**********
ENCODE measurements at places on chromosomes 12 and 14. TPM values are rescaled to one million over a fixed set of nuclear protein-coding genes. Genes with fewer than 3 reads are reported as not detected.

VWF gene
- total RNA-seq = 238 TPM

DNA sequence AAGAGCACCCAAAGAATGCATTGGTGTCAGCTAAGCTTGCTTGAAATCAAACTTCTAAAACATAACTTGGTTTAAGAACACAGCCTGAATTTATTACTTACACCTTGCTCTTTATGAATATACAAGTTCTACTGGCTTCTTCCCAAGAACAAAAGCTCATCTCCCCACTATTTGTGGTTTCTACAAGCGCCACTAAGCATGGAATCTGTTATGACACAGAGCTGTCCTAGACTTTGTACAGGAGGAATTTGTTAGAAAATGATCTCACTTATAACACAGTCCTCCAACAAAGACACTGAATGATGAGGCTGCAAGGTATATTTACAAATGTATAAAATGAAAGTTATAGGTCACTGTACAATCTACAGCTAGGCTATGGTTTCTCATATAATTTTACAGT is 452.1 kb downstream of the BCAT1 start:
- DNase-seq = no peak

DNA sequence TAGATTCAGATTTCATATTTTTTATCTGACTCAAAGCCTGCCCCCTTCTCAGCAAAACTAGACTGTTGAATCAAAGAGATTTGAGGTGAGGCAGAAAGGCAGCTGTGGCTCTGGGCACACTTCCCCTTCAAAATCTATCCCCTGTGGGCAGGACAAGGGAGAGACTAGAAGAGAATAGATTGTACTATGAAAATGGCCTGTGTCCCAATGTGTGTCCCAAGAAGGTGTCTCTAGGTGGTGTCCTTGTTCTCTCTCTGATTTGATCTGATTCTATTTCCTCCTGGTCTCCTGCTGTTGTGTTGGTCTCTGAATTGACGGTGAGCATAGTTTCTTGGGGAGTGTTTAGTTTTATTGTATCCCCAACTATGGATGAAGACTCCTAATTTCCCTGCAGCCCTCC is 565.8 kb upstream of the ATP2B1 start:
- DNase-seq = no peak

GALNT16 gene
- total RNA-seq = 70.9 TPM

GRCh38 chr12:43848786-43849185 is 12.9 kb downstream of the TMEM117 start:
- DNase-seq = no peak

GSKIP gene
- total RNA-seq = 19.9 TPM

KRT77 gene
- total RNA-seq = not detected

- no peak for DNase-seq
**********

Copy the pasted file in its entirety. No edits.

ENCODE measurements at places on chromosomes 12 and 14. TPM values are rescaled to one million over a fixed set of nuclear protein-coding genes. Genes with fewer than 3 reads are reported as not detected.

VWF gene
- total RNA-seq = 238 TPM

DNA sequence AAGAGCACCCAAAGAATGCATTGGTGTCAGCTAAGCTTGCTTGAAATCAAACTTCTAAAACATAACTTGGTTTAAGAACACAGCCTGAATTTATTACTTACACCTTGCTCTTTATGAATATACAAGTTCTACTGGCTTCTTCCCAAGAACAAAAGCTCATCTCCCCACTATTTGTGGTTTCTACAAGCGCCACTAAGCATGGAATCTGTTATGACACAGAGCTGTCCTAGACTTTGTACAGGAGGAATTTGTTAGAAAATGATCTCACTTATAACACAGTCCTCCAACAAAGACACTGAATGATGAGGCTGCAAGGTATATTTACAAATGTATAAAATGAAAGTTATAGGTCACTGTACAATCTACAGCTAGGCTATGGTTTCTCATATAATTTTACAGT is 452.1 kb downstream of the BCAT1 start:
- DNase-seq = no peak

DNA sequence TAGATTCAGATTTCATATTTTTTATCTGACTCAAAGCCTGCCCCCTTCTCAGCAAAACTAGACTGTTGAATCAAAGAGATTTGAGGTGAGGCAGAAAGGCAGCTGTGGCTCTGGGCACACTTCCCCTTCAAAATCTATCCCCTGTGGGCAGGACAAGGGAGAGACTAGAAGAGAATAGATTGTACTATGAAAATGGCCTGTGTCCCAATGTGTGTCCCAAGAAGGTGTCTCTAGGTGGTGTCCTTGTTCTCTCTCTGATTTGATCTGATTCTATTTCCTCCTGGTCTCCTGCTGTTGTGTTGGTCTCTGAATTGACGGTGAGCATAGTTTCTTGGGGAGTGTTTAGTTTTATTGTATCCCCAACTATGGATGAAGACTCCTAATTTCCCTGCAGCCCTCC is 565.8 kb upstream of the ATP2B1 start:
- DNase-seq = no peak

GALNT16 gene
- total RNA-seq = 70.9 TPM

GRCh38 chr12:43848786-43849185 is 12.9 kb downstream of the TMEM117 start:
- DNase-seq = no peak

GSKIP gene
- total RNA-seq = 19.9 TPM

KRT77 gene
- total RNA-seq = not detected

- no peak for DNase-seq